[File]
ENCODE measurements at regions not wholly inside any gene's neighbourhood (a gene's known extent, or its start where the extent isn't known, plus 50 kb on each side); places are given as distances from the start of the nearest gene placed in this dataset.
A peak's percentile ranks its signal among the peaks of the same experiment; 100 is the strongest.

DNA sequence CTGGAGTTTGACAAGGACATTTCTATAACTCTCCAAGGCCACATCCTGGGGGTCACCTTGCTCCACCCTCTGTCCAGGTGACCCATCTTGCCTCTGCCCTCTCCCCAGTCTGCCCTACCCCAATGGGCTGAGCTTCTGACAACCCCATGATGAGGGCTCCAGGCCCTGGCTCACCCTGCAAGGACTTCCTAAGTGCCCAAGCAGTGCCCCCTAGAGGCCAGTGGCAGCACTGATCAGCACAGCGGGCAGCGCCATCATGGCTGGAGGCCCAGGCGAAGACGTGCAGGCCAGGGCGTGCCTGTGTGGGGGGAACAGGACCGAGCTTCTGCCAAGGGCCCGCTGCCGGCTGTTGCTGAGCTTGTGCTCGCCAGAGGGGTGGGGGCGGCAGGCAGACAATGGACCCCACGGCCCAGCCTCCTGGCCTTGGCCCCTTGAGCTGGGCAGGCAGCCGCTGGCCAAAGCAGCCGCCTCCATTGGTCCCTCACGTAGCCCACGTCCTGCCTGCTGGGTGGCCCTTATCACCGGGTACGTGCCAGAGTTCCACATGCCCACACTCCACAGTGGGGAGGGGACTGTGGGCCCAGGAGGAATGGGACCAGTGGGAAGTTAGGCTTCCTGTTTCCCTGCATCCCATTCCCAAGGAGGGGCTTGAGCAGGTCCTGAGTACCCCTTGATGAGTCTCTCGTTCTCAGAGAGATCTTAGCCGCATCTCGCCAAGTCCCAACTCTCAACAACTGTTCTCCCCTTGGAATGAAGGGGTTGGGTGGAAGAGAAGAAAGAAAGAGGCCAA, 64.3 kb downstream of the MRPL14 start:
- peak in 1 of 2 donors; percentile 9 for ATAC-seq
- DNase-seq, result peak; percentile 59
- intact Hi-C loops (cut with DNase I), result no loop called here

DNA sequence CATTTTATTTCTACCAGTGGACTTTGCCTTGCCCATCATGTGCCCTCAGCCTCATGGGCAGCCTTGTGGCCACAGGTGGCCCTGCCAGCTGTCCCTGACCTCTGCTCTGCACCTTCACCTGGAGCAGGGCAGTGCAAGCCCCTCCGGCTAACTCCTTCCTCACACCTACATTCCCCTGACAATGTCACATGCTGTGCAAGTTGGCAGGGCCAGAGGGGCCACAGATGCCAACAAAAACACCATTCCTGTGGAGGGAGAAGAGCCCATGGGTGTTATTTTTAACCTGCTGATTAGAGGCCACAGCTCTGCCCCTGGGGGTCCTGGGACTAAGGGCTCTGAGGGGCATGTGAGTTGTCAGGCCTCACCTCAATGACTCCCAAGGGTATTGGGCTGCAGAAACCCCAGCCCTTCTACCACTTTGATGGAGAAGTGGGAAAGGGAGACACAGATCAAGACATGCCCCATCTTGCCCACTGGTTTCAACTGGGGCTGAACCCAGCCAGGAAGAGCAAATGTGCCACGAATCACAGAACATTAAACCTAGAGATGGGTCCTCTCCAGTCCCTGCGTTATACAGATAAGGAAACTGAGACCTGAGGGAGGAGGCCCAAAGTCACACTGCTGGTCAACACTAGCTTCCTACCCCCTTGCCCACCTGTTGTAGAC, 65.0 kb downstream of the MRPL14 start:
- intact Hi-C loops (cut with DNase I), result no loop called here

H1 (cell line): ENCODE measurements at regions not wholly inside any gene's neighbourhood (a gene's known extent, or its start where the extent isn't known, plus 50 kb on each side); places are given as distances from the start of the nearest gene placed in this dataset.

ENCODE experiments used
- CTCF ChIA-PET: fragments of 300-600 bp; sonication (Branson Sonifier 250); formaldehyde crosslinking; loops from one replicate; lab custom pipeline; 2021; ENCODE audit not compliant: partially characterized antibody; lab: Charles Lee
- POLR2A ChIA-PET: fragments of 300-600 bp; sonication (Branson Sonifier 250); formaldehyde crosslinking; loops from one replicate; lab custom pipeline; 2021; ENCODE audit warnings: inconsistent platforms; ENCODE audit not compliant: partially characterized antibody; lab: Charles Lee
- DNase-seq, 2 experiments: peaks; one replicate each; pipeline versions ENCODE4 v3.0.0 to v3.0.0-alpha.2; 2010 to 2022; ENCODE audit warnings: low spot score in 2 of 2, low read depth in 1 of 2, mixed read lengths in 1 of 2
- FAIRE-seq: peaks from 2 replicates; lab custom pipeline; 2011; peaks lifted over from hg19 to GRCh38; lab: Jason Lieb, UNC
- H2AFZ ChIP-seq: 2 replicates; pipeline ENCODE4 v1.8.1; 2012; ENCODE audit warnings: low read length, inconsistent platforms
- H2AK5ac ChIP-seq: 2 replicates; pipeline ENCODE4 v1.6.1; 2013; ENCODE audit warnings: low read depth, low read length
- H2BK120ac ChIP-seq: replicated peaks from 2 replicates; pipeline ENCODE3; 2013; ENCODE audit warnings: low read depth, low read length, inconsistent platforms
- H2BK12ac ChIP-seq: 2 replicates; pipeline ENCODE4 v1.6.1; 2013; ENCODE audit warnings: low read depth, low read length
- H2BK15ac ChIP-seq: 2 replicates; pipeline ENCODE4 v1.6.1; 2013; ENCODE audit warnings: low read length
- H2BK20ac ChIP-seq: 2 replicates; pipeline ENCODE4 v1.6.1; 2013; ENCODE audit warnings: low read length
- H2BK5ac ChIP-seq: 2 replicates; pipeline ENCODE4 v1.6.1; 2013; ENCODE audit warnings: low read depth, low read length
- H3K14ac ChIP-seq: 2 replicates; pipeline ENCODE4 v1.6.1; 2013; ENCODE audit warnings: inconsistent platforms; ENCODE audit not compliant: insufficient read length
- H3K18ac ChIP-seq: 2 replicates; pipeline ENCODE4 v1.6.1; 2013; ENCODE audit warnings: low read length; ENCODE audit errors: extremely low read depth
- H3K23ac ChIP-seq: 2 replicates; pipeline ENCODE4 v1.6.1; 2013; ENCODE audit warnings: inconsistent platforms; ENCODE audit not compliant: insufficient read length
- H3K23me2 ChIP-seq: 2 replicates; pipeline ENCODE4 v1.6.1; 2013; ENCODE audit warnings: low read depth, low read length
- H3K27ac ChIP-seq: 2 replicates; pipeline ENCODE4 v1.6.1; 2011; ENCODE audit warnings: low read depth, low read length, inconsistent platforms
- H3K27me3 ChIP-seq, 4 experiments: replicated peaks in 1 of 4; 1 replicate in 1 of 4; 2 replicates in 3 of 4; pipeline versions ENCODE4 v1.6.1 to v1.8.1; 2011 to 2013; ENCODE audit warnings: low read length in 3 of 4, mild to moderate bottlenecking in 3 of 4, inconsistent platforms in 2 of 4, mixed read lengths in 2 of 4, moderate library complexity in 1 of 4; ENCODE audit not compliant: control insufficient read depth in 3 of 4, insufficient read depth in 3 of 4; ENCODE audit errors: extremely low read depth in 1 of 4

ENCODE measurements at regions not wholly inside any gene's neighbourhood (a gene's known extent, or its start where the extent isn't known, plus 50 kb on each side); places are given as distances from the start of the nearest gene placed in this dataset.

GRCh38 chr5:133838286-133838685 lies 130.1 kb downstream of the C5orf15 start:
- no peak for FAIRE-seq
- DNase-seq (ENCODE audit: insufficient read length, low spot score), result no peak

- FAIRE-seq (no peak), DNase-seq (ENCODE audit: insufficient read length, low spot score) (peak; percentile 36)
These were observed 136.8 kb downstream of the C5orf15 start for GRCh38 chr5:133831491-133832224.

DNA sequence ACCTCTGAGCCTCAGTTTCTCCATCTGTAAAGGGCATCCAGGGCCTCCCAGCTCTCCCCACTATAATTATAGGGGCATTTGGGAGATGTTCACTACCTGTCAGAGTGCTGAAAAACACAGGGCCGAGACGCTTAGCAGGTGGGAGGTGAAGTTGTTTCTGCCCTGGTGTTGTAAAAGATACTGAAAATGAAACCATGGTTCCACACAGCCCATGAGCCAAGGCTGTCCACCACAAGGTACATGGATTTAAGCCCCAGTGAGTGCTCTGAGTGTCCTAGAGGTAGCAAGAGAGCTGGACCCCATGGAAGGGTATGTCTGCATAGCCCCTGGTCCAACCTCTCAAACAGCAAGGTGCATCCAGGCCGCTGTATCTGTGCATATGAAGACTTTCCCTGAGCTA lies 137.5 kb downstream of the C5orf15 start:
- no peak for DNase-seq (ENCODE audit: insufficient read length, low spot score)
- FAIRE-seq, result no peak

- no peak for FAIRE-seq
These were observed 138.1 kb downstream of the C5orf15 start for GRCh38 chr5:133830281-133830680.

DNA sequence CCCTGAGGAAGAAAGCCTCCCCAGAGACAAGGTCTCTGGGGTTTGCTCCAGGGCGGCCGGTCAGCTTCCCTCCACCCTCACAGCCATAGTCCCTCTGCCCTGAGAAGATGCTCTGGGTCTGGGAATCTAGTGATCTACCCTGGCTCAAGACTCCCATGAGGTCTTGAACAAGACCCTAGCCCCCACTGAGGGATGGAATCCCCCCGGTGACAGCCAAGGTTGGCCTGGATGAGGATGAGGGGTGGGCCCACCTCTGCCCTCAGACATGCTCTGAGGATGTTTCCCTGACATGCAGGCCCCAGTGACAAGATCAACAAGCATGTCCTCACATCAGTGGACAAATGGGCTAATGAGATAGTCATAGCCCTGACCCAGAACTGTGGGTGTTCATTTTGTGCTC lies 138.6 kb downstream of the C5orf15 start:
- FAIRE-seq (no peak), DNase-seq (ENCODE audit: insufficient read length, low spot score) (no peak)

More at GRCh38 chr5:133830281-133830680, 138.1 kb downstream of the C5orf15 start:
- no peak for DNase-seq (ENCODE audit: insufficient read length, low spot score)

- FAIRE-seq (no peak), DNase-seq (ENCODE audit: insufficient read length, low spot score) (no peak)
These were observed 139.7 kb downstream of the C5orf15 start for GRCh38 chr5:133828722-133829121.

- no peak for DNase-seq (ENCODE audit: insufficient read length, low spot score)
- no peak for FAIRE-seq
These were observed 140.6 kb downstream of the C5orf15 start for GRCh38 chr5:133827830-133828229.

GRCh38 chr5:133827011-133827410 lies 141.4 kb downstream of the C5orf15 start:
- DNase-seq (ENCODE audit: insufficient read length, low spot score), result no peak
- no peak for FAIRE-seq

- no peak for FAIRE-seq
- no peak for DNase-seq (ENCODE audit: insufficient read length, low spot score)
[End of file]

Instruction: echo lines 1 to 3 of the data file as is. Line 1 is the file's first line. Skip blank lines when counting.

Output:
ENCODE measurements at regions not wholly inside any gene's neighbourhood (a gene's known extent, or its start where the extent isn't known, plus 50 kb on each side); places are given as distances from the start of the nearest gene placed in this dataset.
A peak's percentile ranks its signal among the peaks of the same experiment; 100 is the strongest.

DNA sequence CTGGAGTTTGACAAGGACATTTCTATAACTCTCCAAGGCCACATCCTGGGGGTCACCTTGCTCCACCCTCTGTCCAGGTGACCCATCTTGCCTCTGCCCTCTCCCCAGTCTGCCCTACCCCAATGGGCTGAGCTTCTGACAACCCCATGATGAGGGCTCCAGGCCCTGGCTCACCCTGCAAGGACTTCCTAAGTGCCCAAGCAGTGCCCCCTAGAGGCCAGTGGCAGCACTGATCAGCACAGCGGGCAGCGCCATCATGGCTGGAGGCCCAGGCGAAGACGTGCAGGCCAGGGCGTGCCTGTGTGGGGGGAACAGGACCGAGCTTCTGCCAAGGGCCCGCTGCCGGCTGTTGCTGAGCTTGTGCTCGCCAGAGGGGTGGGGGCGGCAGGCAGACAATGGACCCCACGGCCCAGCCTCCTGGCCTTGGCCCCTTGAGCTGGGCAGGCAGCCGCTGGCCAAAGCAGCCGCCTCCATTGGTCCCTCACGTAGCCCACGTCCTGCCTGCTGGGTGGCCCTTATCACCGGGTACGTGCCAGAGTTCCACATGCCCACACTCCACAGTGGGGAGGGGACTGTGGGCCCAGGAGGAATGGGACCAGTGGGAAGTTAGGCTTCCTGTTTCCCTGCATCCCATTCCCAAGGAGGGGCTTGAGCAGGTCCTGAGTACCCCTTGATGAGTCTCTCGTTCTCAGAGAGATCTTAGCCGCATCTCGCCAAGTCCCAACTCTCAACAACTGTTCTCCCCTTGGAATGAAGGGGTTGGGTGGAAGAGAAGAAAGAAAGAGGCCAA, 64.3 kb downstream of the MRPL14 start: